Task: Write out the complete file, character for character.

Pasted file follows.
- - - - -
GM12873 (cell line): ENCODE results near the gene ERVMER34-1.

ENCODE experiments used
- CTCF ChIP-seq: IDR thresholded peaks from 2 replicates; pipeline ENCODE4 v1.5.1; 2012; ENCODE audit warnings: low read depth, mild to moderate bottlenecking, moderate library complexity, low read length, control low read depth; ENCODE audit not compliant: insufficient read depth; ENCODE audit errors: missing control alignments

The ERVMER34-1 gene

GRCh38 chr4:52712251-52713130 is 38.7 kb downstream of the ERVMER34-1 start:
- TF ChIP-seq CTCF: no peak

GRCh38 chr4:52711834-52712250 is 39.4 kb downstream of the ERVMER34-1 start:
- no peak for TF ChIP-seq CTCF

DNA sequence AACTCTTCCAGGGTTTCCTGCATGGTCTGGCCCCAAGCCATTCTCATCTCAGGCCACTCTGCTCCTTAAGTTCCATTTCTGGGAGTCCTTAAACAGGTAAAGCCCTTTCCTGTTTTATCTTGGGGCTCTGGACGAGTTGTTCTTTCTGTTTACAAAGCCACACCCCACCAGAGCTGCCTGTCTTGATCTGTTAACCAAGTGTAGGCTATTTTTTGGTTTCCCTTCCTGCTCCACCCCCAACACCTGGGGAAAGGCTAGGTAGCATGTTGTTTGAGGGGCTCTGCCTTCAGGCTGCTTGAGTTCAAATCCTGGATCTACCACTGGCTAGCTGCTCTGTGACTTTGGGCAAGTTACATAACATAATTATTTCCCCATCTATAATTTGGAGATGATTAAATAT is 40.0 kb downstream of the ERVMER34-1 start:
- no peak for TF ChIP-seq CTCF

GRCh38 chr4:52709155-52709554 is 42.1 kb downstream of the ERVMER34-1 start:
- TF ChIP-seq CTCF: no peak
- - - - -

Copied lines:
GM12873 (cell line): ENCODE results near the gene ERVMER34-1.

ENCODE experiments used
- CTCF ChIP-seq: IDR thresholded peaks from 2 replicates; pipeline ENCODE4 v1.5.1; 2012; ENCODE audit warnings: low read depth, mild to moderate bottlenecking, moderate library complexity, low read length, control low read depth; ENCODE audit not compliant: insufficient read depth; ENCODE audit errors: missing control alignments

The ERVMER34-1 gene

GRCh38 chr4:52712251-52713130 is 38.7 kb downstream of the ERVMER34-1 start:
- TF ChIP-seq CTCF: no peak

GRCh38 chr4:52711834-52712250 is 39.4 kb downstream of the ERVMER34-1 start:
- no peak for TF ChIP-seq CTCF

DNA sequence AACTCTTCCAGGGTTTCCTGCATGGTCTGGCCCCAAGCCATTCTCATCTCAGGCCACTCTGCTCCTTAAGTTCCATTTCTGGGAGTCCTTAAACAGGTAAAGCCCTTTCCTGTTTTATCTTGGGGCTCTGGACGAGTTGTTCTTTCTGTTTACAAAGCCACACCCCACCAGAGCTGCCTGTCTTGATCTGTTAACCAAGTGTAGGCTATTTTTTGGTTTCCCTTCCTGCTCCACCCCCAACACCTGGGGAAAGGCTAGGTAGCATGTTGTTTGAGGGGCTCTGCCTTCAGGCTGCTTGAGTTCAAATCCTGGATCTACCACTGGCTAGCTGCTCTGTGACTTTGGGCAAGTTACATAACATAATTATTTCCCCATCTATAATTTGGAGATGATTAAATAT is 40.0 kb downstream of the ERVMER34-1 start:
- no peak for TF ChIP-seq CTCF

GRCh38 chr4:52709155-52709554 is 42.1 kb downstream of the ERVMER34-1 start:
- TF ChIP-seq CTCF: no peak